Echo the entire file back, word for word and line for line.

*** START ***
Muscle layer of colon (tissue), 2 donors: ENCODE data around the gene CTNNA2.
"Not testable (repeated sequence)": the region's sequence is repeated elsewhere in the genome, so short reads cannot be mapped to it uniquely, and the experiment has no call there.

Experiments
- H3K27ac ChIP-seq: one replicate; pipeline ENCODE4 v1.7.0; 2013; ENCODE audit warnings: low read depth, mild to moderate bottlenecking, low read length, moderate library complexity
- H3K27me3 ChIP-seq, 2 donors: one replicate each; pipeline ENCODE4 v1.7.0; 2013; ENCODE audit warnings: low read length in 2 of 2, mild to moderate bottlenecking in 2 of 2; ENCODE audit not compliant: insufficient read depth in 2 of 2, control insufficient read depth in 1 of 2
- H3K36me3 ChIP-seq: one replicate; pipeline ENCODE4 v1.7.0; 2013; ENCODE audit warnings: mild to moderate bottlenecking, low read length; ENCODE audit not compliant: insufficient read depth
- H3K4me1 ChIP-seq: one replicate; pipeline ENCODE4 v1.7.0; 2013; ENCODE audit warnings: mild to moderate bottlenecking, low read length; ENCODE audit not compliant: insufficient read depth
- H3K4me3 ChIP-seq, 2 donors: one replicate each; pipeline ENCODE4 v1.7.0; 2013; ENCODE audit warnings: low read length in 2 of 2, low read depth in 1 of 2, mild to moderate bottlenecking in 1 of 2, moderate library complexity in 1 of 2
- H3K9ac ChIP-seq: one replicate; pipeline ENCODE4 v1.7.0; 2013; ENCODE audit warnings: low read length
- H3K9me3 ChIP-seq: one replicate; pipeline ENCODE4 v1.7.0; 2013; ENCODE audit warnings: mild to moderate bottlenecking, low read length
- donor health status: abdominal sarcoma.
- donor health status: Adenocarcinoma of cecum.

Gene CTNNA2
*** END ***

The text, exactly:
Muscle layer of colon (tissue), 2 donors: ENCODE data around the gene CTNNA2.
"Not testable (repeated sequence)": the region's sequence is repeated elsewhere in the genome, so short reads cannot be mapped to it uniquely, and the experiment has no call there.

Experiments
- H3K27ac ChIP-seq: one replicate; pipeline ENCODE4 v1.7.0; 2013; ENCODE audit warnings: low read depth, mild to moderate bottlenecking, low read length, moderate library complexity
- H3K27me3 ChIP-seq, 2 donors: one replicate each; pipeline ENCODE4 v1.7.0; 2013; ENCODE audit warnings: low read length in 2 of 2, mild to moderate bottlenecking in 2 of 2; ENCODE audit not compliant: insufficient read depth in 2 of 2, control insufficient read depth in 1 of 2
- H3K36me3 ChIP-seq: one replicate; pipeline ENCODE4 v1.7.0; 2013; ENCODE audit warnings: mild to moderate bottlenecking, low read length; ENCODE audit not compliant: insufficient read depth
- H3K4me1 ChIP-seq: one replicate; pipeline ENCODE4 v1.7.0; 2013; ENCODE audit warnings: mild to moderate bottlenecking, low read length; ENCODE audit not compliant: insufficient read depth
- H3K4me3 ChIP-seq, 2 donors: one replicate each; pipeline ENCODE4 v1.7.0; 2013; ENCODE audit warnings: low read length in 2 of 2, low read depth in 1 of 2, mild to moderate bottlenecking in 1 of 2, moderate library complexity in 1 of 2
- H3K9ac ChIP-seq: one replicate; pipeline ENCODE4 v1.7.0; 2013; ENCODE audit warnings: low read length
- H3K9me3 ChIP-seq: one replicate; pipeline ENCODE4 v1.7.0; 2013; ENCODE audit warnings: mild to moderate bottlenecking, low read length
- donor health status: abdominal sarcoma.
- donor health status: Adenocarcinoma of cecum.

Gene CTNNA2